Unfortunately, the consequences of an unfinished project of transitional justice are not limited to the victims of the violations of human rights which occurred during the dictatorship, as impunity, in Brazil, up to now, has contaminated the state’s institutions and the rule of law, and continues to undermine the credibility of the state itself.
At present, efforts to elucidate human rights violations and forced disappearances are ongoing, including the search for clandestine graves, the identification of remains, the definition of data parameters and public information about the phenomenon of forced disappearance in the present. Additionally, there is a simultaneous dispute on the 1979 Amnesty Law, since the Brazilian Supreme Court hasn’t reached the final sentence concerning the scope of this law. There is also an ongoing discussion about the potential for a full achievement (or otherwise) of reparation programmes initiated in 1995 and 2002, and the hope that the recommendations of the 2014 Report presented by the National Truth Commission (NTC) may be implemented with the creation of a follow-up body to the NTC. This body could be responsible for assisting the country in the incorporation of social and economic rights and consideration of gender, race, diversity and territorial protection for indigenous tribes, with effects on reinforcing public policies and spreading the respect for human rights in Brazil. In addition, there is a pending debate about the construction of memorials, because these initiatives have triggered disputes and controversies, where both the state and private actors are in conflict.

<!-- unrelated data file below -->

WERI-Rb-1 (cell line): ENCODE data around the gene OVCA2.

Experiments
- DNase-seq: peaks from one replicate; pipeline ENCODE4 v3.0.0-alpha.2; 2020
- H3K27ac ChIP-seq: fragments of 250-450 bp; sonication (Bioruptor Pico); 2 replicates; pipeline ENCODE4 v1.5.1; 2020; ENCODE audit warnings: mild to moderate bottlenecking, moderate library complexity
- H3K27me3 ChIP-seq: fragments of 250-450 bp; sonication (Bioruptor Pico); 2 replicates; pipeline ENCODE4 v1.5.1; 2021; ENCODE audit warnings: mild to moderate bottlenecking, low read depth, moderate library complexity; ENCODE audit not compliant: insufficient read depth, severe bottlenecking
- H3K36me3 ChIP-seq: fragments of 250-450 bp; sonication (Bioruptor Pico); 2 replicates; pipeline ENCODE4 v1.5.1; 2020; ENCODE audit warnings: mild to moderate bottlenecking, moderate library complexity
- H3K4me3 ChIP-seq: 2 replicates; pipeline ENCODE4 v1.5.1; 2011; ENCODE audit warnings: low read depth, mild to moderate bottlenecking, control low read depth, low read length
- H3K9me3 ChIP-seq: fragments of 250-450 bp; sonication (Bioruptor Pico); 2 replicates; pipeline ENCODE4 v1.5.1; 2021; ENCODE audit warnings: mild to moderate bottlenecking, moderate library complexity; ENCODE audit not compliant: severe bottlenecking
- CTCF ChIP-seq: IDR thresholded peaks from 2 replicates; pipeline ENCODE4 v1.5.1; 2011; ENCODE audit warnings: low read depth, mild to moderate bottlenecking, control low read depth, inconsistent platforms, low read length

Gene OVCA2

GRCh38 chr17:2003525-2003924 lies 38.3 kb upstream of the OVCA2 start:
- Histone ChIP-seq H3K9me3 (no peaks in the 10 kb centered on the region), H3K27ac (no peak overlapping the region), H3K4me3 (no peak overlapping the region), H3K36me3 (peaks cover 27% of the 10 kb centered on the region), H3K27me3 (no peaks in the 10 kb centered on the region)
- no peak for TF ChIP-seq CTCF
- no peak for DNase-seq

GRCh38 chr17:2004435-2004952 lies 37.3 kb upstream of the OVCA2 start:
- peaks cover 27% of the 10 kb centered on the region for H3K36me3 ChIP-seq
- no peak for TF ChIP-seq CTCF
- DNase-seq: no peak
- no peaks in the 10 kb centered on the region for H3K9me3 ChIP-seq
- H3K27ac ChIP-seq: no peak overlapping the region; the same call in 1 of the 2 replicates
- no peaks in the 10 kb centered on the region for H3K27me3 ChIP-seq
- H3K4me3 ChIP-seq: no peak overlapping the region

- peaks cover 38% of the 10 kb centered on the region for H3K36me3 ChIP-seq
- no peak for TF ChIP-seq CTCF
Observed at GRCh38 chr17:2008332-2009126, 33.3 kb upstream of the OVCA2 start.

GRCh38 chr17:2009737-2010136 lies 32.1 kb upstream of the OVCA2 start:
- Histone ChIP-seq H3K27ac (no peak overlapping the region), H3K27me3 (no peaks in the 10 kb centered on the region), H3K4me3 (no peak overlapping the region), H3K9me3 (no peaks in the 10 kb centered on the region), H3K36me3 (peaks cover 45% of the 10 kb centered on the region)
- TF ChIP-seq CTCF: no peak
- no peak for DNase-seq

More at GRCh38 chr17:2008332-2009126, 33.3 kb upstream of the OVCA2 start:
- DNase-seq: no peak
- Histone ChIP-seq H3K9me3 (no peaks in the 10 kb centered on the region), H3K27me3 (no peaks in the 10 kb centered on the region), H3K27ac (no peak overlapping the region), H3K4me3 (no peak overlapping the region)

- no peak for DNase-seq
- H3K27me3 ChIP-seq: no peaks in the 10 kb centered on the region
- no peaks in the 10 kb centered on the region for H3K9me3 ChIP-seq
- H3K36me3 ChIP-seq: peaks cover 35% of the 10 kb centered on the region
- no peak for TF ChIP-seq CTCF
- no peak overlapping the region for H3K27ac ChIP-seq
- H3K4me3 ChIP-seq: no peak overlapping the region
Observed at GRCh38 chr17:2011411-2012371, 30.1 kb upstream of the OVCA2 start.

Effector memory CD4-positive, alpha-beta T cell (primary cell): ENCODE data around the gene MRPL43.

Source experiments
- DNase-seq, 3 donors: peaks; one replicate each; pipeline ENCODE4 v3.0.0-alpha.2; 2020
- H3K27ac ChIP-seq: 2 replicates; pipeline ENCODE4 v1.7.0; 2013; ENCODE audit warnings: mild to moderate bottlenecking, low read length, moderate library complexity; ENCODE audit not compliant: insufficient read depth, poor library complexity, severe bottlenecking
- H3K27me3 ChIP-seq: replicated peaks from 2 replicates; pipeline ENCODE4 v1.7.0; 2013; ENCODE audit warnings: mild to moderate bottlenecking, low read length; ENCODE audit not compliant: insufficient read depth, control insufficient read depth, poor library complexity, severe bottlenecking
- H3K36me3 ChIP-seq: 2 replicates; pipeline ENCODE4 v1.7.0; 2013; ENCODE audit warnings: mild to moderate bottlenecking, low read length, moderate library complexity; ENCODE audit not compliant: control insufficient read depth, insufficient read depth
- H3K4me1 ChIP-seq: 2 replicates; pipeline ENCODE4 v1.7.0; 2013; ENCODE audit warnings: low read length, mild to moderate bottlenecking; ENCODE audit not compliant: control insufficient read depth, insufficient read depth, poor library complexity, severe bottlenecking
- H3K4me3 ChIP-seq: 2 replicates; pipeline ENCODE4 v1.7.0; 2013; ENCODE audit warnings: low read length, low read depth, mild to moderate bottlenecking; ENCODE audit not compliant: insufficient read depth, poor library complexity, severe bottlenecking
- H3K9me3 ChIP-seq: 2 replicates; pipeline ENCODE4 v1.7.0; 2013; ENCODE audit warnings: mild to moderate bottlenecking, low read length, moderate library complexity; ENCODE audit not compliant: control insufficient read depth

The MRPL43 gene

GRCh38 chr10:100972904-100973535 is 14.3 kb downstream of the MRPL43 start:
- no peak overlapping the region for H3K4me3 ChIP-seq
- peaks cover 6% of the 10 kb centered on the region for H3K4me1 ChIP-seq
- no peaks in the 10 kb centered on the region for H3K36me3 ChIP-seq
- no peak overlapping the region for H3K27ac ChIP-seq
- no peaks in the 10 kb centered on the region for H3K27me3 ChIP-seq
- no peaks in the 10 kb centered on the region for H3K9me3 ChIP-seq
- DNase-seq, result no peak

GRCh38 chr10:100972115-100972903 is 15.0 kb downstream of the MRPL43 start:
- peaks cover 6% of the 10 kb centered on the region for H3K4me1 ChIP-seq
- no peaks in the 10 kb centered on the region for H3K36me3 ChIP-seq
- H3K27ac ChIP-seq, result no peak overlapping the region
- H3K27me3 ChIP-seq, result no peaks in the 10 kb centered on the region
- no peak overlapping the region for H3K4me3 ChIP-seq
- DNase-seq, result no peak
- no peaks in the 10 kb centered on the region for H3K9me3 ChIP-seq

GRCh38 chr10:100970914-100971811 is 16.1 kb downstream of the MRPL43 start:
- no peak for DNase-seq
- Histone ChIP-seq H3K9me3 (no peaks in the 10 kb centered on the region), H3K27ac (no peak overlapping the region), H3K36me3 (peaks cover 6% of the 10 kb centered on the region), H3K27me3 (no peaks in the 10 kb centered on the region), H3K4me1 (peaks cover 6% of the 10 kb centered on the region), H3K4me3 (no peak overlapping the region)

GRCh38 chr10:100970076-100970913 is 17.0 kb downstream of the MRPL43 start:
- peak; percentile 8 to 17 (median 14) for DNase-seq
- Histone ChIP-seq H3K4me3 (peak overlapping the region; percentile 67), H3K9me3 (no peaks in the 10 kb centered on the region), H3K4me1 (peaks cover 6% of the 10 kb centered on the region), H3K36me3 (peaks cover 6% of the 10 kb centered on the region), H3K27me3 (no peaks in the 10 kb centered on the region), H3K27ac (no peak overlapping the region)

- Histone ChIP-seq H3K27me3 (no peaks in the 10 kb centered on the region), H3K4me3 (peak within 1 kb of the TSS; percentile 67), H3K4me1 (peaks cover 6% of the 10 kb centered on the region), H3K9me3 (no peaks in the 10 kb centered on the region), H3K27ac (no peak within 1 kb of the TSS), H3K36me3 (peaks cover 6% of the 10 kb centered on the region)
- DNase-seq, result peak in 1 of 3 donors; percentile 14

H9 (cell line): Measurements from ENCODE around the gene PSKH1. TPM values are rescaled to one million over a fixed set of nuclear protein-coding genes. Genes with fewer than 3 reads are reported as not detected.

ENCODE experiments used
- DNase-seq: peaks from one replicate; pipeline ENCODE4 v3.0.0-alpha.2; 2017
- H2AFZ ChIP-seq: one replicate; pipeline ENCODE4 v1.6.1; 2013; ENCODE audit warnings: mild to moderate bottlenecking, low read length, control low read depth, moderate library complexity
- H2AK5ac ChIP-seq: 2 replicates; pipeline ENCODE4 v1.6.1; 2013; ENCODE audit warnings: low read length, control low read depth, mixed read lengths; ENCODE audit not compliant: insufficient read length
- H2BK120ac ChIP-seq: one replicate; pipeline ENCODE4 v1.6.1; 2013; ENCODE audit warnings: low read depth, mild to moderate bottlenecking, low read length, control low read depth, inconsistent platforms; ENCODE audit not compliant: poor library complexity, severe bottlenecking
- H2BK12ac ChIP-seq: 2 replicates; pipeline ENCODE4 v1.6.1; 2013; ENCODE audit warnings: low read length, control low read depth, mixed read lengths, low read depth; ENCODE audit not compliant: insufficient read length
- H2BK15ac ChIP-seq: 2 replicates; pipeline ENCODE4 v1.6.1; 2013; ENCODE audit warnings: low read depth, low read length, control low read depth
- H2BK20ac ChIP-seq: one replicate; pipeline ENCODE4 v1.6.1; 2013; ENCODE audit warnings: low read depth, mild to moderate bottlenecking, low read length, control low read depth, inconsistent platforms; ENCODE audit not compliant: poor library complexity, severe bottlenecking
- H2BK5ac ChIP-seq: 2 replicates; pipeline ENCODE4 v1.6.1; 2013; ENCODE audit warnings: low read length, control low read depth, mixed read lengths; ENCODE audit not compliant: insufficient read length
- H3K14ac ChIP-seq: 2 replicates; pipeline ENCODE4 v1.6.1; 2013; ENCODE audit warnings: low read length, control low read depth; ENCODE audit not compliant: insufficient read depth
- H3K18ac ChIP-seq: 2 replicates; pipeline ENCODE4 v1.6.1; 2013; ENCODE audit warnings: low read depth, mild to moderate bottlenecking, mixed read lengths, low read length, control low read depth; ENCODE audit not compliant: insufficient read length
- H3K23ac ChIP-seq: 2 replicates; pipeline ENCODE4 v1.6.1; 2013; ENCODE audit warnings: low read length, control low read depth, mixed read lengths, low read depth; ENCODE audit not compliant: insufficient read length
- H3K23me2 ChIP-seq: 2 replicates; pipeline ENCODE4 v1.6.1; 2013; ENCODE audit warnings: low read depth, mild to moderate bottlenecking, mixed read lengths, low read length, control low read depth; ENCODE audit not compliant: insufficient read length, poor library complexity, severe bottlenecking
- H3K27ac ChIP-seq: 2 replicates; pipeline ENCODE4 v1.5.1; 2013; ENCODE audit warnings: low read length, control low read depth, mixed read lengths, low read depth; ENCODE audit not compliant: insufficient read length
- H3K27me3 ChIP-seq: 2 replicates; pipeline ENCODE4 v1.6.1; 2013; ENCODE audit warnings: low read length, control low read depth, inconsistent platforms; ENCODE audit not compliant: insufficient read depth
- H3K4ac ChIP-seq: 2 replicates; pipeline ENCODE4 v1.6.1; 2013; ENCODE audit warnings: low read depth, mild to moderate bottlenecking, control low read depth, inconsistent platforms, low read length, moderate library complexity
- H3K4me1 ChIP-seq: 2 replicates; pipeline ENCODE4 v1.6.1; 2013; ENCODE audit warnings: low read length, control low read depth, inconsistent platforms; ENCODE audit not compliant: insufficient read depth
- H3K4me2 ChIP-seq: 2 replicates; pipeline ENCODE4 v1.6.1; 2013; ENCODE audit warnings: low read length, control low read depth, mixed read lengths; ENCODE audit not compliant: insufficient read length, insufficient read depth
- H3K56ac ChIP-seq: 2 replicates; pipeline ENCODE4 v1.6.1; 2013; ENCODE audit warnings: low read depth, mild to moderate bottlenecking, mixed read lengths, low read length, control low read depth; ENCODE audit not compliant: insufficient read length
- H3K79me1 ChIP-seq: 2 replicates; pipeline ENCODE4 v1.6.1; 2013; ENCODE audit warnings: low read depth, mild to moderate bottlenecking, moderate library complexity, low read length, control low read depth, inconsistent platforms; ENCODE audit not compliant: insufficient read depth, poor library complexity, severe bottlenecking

Unfortunately, the consequences of an unfinished project of transitional justice are not limited to the victims of the violations of human rights which occurred during the dictatorship, as impunity, in Brazil, up to now, has contaminated the state’s institutions and the rule of law, and continues to undermine the credibility of the state itself. As a result of the lack of prosecution of past crimes, there is a perception that it will eventually be possible to suppress the rule of law. This negligent attitude implies that “some” Brazilians are above the law, because their criminal actions, although outrageous, have not yet been prosecuted. This impunity lies at the heart of the popular belief that “sometimes” torture is justified, which, in turn, may underlie the continuation of violence in the country—that is, the persistent use of torture as a procedure in investigations. This legacy of authoritarianism remains a cruel reality in Brazil, since brutal killings by police and by prison staff continue to occur.
About the book
Transitional Justice in Brazil
This book offers a Transitional Justice framework in the Brazilian case by assessing the mechanisms associated with truth, memory, and justice, but also including a holistic approach covering the role of civil society, reparations for indigenous people, initiatives on gender, and complicit corporations.
Lucia Elena Arantes Ferreira Bastos